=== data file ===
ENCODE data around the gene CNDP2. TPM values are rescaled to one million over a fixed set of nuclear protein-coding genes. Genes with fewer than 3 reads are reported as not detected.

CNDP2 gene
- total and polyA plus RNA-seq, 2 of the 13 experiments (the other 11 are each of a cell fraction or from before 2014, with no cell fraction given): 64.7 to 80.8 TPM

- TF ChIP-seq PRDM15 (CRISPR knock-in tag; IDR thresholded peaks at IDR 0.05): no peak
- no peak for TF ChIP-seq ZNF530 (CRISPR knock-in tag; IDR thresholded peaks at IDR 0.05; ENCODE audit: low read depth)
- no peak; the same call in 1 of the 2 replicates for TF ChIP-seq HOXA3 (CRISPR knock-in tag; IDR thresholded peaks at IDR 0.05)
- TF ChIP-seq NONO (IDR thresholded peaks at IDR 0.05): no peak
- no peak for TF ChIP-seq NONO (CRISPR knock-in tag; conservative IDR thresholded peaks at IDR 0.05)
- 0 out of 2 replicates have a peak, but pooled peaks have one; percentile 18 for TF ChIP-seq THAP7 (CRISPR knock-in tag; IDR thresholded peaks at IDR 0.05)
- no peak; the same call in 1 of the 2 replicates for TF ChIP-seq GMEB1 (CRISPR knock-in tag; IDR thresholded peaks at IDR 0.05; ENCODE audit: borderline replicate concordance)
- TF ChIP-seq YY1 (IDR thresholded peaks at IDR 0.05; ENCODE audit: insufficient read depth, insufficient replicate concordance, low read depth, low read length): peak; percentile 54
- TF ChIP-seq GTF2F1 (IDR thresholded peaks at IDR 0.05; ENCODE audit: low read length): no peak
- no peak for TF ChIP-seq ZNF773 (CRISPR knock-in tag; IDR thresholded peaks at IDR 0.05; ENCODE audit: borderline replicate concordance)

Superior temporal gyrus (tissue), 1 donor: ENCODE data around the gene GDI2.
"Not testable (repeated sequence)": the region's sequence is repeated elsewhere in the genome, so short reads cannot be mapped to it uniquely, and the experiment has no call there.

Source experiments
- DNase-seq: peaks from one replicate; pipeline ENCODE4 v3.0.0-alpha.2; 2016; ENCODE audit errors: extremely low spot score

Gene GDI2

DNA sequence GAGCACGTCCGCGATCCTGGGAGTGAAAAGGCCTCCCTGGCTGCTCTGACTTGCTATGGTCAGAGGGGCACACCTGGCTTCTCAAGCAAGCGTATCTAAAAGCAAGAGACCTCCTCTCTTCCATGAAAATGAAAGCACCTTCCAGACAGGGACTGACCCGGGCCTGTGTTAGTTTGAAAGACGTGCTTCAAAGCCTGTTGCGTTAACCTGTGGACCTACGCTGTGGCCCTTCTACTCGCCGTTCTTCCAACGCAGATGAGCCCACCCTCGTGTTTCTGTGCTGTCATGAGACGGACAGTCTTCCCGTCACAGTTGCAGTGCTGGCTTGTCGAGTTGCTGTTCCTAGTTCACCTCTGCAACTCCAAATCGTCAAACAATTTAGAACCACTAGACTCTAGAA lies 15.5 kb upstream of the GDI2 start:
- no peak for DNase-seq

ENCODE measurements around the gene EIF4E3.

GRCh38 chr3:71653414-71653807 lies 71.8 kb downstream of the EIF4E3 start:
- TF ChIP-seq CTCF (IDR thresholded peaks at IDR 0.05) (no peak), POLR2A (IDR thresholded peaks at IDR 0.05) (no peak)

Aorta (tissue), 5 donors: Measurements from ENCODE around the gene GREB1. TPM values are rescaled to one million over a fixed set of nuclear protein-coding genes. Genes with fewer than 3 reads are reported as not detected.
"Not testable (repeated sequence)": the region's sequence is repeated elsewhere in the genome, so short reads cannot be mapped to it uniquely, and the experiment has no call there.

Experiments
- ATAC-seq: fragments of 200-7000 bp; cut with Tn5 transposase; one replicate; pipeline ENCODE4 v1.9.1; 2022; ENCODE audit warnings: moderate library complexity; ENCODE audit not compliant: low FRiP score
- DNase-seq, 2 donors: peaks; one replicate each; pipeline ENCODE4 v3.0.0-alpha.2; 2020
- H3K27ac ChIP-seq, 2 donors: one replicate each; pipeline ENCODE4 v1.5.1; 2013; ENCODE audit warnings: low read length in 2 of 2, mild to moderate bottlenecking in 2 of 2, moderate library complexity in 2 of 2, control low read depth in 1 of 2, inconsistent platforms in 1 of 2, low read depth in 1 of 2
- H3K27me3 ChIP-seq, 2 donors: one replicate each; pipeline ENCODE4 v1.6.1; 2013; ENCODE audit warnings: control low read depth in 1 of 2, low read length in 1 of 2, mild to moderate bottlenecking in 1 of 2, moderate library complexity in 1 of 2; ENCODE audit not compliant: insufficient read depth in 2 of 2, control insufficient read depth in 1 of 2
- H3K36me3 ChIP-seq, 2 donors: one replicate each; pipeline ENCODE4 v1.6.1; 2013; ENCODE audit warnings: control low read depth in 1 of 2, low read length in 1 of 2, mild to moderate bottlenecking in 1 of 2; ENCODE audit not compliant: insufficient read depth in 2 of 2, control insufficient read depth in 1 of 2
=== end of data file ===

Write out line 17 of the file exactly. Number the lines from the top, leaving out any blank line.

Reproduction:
- DNase-seq: peaks from one replicate; pipeline ENCODE4 v3.0.0-alpha.2; 2016; ENCODE audit errors: extremely low spot score